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Summary Article: Polanyi, Michael (1891-1976) from The Hutchinson Dictionary of Scientific Biography

Place: Hungary

Subject: biography, chemistry

Hungarian-born British physical chemist, particularly noted for his contributions to reaction kinetics. In later life he diverted his attention to social philosophy, in which he became equally renowned. Throughout his career he voiced his firm belief in the right of the scientist to seek the truth unhampered by external constraints.

Polanyi was born in Budapest on 12 March 1891. He entered the University of Budapest in 1909 to study medicine, but after graduation went to the Technische Hochschule at Karlsruhe as a student of chemistry under Georg Bredig. After service as a medical officer during World War I, he returned briefly to Karlsruhe before joining the Kaiser Wilhelm Institute of Fibre Chemistry in Berlin. In 1923, at the invitation of Fritz Haber, Polanyi moved to the Institute for Physical and Electro-Chemistry. But he became increasingly disturbed by the influence of the Nazi Party, especially its dismissal of Jewish scientists, and in 1933 he accepted the chair of physical chemistry at Manchester, England.

During the 1940s, Polanyi made the decision to concentrate on philosophy and in 1948 he transferred to the newly created chair of social studies at Manchester. On retiring from this position in 1958 he moved to Merton College, Oxford, as senior research fellow. He died in Northampton on 22 February 1976.

Polyani's early researches in chemical physics resulted in several papers on the adsorption of gases by solids. He introduced the idea of the existence of an attractive force between a solid surface and the atoms or molecules of a gas; he also suggested that the adsorbed surface is a multilayer and not subject to simple valency interactions. His other work of about that time extended the theory of Hermann Nernst (which stated that the entropy of a system approaches zero as the temperature decreases towards absolute zero). Polanyi showed that an increase in pressure must have the same effect, although in practice the highest attainable laboratory pressure is less effective than a very modest temperature increase.

At Berlin Polanyi's interest turned to X-ray analysis, using the newly developed rotating crystal method. He and his co-workers improved the technique and applied it to the determination of the structure of cellulose fibres. He also investigated the physical and mechanical properties of various materials; he grew crystals of metals and devised a special apparatus to measure their shear and rupture strengths.

Even as early as 1920 Polanyi recognized that the current theories of chemical reaction rates were simplifications of the truth. The collision theory postulated that only molecules with a certain critical energy would react. Working first under Haber and then at Manchester Polanyi extended this idea and produced theories of rates of association and dissociation based on the angular momenta of the colliding particles. Then quantum mechanics presented the kineticist with a powerful new tool. Reactions were considered in terms of the variation in potential energy of a system, which could be plotted as a function of the distance between reacting nuclei to produce a diagram somewhat resembling a contour map. The configuration of the components at the ‘mountain pass’ was defined as the activated complex, and the ‘height’ of the pass represented the activation energy.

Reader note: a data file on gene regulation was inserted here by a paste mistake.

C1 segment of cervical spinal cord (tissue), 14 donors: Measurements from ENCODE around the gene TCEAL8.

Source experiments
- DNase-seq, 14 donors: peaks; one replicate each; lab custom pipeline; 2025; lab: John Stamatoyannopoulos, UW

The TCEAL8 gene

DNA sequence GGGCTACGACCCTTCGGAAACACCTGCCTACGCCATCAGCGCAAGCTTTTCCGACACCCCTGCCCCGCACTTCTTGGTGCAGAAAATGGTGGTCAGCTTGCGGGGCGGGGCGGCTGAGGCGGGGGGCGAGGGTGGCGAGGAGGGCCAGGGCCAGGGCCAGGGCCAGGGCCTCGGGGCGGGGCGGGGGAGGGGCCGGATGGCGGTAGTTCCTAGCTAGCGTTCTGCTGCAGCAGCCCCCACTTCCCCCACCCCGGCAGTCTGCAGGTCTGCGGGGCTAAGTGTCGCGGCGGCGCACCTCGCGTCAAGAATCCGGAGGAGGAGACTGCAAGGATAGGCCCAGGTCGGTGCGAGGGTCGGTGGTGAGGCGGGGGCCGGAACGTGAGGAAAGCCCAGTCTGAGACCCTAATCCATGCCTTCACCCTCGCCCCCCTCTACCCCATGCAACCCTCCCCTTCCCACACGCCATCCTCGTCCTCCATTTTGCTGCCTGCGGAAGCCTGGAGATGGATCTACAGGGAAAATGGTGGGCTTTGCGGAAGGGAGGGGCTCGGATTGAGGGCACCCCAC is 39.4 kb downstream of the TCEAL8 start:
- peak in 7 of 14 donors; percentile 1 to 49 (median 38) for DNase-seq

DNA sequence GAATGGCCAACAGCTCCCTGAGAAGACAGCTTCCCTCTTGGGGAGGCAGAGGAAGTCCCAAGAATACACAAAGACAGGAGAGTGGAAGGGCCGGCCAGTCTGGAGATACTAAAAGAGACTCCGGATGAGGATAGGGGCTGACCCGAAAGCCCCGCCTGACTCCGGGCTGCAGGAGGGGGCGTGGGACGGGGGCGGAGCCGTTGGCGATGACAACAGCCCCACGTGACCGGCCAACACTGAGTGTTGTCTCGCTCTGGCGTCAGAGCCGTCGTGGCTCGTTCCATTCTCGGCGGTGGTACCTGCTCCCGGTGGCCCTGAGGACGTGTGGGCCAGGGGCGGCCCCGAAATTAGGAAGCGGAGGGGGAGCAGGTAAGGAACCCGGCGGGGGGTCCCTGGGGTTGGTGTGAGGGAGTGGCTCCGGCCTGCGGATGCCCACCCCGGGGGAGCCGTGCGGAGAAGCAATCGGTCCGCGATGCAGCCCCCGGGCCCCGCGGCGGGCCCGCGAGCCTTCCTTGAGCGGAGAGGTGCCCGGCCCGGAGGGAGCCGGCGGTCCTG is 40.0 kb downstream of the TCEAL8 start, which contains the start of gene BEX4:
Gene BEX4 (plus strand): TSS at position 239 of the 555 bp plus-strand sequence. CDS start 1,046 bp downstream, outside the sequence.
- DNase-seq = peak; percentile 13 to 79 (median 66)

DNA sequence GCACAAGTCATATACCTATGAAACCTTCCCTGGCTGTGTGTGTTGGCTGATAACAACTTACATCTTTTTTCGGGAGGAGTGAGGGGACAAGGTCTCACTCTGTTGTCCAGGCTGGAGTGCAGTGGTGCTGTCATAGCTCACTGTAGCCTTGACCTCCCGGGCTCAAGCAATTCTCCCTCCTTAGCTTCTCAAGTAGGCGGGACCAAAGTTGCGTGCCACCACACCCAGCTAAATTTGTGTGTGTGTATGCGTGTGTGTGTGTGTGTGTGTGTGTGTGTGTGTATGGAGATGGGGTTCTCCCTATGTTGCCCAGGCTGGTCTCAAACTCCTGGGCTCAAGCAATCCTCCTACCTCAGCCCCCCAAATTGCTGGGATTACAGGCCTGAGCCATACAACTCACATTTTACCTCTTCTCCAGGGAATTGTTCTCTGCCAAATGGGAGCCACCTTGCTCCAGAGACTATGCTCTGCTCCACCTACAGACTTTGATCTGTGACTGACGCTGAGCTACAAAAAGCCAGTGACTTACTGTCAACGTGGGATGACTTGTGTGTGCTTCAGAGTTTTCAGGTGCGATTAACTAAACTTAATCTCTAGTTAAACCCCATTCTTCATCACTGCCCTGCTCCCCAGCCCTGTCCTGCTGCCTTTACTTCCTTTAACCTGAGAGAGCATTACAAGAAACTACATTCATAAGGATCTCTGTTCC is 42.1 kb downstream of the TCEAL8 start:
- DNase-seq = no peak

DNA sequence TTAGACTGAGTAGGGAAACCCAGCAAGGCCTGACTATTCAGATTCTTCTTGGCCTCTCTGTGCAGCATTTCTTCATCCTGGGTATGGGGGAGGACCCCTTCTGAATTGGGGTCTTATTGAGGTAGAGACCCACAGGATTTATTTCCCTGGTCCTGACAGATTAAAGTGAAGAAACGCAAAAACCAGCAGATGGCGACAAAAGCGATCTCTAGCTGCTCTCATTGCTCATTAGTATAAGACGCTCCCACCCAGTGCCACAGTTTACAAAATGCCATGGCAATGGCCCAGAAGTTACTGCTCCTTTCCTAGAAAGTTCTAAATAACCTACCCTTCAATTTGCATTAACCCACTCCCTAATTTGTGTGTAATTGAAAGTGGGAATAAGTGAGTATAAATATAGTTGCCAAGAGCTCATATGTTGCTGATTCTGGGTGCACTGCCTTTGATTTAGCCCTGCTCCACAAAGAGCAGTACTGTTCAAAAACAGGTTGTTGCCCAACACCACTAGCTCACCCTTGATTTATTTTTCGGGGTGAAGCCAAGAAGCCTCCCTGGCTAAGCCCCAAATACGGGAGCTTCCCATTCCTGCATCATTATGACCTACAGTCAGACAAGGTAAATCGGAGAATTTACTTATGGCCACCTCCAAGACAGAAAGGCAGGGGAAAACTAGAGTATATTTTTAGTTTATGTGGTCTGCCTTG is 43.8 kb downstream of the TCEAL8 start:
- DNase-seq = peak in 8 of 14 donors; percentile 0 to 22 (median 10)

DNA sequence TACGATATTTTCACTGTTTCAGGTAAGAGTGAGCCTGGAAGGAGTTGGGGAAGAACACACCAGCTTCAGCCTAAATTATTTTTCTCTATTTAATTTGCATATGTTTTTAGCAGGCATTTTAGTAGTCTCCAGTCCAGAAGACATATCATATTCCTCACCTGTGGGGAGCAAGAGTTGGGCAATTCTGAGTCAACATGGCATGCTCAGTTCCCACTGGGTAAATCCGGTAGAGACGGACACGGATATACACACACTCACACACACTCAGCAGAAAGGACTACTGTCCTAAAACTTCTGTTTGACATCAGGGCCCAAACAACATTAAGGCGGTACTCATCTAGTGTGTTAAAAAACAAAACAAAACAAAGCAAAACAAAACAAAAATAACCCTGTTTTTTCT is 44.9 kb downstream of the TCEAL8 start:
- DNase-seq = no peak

Polanyi and Eyring investigated the reaction between a hydrogen atom and a hydrogen molecule:

H + H2(para) → H + H2(ortho)

and made the first reasonable accurate determination of its energy surface (ortho- and parahydrogen are isomers that differ only in the direction of spin of their nuclei).

Polanyi also played a part in solving a problem that had long been puzzling kineticists. It was known that in the hydrogen-iodine equilibrium:

H2 + I2 ⇌ 2HI

the rate of reaction is given by the equation:

d[HI]/dt = K[H2][I2]

where K is a constant. But in the apparently analagous reaction between hydrogen and bromine, experiment showed the reaction rate to be given by:

d[HBr]/dt = k[H2][Br2] 1/2/m + [HBr]/[Br2]

where k and m are constants. This expression implies that the velocity of the reaction is inhibited by the presence of the product HBr. Polanyi and others proposed a chain mechanism for the reaction:

In his new philosophical role at Manchester, Polanyi was active in the Society for Freedom in Science. He advocated that scientific research need not necessarily have a pre-stated function and expressed the belief that a commitment to the discovery of truth is the prime reason for being a scientist. His principal work was an investigation of the processes by which high-level skills such as craftsmanship and connoisseurship are acquired and the means by which such skills are shared and extended. His move to Oxford in 1958 coincided with the publication of his book Personal Knowledge, of which he said ‘The principal purpose of this book is to achieve a frame of mind in which I may firmly hold what I believe to be true, even though I know it may conceivably be false’.

© RM, 2016. All rights reserved. Helicon Publishing is a division of RM.

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